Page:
I received orders to ship from Fort Bliss, Texas to Wiesbaden, Germany in March 1955. The orders came with a thirty day leave which gave me time to get my wife and daughter settled in Weatherford near her folks. Plans were to send for her and baby Andrea as soon as I was settled and had quarters. This took a little longer than we planned but that is another story.
The Army had provided me with an airline ticket on American out of Love Field to JFK, New York. A couple of weeks before I was to leave the first week of April, I noticed an ad in the paper that appeared to offer a twenty-five dollar savings if I could switch my American ticket for one on North American Airlines. I should have known better, I had been employed by TWA in San Francisco. I called and yes, they would gladly exchange one of their tickets for the AA ticket I held. I made the reservation. If I had arrived at the gate sooner, I might have been able to switch back. When I checked in, the desk clerk asked if I had luggage and I produced my duffel bag. He said, that will be twenty-five dollars. I almost threw a shoe! He produced the ad which clearly stated, "Luggage Extra" in print that could only be read with a magnifying glass. He tried to make amends by telling me lunch was included in the price at no extra charge.
I had switched a perfectly good ticket on American Airlines, one of the best in the country at that time, for one on a nonscheduled airline who gouged passengers extra for luggage. I walked out on the ramp to the waiting airplane and was sick all over again. What I saw was the oldest DC-4/C-54 War Surplus, tired old bird, I have ever seen. It should have been on static display in a war museum rather than hauling passengers. The Olive Drab paint was visible under the thin coat of blue and white paint. Inside I was even sicker. The wicker seats had been replaced with airline seats and now faced forward. The head rest doilies were black with used hair oil, trash littered the aisle, it was a mess. As I said, I had worked for TWA and knew what an airplane was supposed to look like when passengers boarded. The Flight Attendant was a dumpy, frazzled, bleached blonde whose uniform appeared to have been slept in. When the pilot and copilot came aboard, I knew where she had slept.
I took my seat on the starboard side, with a good view of number three engine. Door was closed and I watched as number three coughed a few times and finally settled down in to that beautiful rumble that only a radial makes. We taxied out, lined up and were soon airborne. Now, not panic city but time for concern. I watched the oil stream out of number three which had become MY engine. Radials are notorious oil burners, but they are not supposed to vent it overboard as was the case. As the Flight Attendant made her way down the aisle, I motioned her closer to show her the errant engine and told her she might want to inform the captain. She patted me on the shoulder, told me not to worry that, "They had just got it too full in Dallas." Folks, if you never learn another thing. THEY CANNOT OVERFILL A RADIAL ENGINE, not on a C-54 anyway. They have a fifty gallon capacity oil tank reservoir and if most crews could have their way, the capacity would be twice that or more!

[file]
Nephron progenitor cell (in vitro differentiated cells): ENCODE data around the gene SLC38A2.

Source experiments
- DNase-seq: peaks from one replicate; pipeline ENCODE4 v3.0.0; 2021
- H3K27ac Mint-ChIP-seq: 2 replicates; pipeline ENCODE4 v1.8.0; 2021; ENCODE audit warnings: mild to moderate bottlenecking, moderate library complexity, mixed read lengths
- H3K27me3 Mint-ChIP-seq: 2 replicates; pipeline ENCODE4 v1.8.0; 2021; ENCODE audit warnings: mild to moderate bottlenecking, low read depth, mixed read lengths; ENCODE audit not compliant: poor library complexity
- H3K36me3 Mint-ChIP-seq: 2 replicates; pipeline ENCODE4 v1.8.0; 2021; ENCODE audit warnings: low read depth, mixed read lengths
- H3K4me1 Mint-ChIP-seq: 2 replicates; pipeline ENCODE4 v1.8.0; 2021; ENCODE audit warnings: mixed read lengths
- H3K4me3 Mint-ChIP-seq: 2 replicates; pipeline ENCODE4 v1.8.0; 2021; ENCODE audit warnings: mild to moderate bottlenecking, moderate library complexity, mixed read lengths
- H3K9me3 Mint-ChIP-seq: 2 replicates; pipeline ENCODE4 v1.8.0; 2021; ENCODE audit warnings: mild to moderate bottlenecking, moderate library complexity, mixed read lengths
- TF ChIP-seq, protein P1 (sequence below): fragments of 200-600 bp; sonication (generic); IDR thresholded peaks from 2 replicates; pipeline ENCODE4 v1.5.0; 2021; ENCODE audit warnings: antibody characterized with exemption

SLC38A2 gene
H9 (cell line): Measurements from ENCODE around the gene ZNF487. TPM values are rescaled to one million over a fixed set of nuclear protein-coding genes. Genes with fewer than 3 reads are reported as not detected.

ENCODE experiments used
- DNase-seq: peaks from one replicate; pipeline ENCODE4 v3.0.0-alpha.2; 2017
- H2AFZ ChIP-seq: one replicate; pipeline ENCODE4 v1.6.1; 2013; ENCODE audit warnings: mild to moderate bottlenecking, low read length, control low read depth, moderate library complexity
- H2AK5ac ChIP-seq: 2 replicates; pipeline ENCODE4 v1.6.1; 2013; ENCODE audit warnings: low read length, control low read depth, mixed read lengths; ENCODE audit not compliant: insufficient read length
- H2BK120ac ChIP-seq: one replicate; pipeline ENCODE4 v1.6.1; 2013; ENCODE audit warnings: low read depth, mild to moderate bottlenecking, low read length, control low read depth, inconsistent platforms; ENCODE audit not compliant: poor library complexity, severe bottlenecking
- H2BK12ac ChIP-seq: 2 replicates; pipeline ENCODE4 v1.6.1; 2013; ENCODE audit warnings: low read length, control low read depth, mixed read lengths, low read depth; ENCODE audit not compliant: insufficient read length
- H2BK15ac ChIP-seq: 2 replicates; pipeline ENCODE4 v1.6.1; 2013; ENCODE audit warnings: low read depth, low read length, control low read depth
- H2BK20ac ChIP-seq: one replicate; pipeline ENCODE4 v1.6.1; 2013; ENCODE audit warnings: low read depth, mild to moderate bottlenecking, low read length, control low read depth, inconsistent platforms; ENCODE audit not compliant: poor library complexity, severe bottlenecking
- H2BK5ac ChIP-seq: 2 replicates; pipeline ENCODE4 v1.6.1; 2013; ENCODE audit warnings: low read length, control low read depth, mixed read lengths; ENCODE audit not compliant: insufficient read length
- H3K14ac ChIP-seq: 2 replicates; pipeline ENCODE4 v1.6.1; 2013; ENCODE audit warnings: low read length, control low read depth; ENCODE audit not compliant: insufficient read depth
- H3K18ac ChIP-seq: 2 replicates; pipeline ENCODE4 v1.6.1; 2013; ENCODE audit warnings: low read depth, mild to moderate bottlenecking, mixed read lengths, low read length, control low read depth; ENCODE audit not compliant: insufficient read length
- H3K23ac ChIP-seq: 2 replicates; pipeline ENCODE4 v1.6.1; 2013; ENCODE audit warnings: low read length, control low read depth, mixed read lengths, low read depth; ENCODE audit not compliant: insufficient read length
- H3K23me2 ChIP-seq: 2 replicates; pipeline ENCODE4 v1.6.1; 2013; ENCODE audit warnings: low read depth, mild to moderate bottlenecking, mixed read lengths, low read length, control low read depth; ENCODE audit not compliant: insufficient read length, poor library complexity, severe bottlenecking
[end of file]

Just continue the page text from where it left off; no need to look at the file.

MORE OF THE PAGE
We leveled off at 8,000 feet, at least that is what the captain told us over the intercom. I kept a watchful eye on MY ENGINE, knowing there would be nothing I could do in the event of a failure. I was ready to say, "I TOLD YOU SO!" at a moment's notice.
We made a scheduled landing at Dulles in the Nations Capitol and twenty lucky people got off. They were replaced by a contingent of Korean nurses and one Jewish couple who took their seat directly behind me and the sailor, a machinist mate, who had also joined us. I watched the cover that concealed the oil filler cap on the reservoir hoping, nay, praying that someone would replace the oil we had sprayed over the countryside. No one appeared and I made mention of this to my new seat mate. We were just about to exit when the door closed and the engines cranked. Too late. Our fate was in the hands of Donald Douglas.
Takeoff was normal in every sense, No. 3 was still throwing oil if that was normal. We couldn't have been more than fifteen hundred feet in the air when a loud screeching noise emanated from No. 3 engine accompanied by sparks and smoke. It happened so fast the pilot didn't have time to feather the engine and with the added drag, we yawed to the right at an alarming rate. I was yelling, "I TOLD YOU SO YOU SONS #$%$%#! The Jewish couple behind us had switched to Hail Marys and Our Fathers it scared them so bad. I was just mad as was my seat mate. He broke the seal on a pint of vodka and between us, we almost drained it. The Flight Attendant wouldn't even look us in the eye.
I thought for sure we would return to Dulles but it was not to be. Instead, we continued on to LaGuardia where the pilot demonstrated a passable engine out landing. The sailor and I wanted to protest to someone and would have if we could have found someone in charge.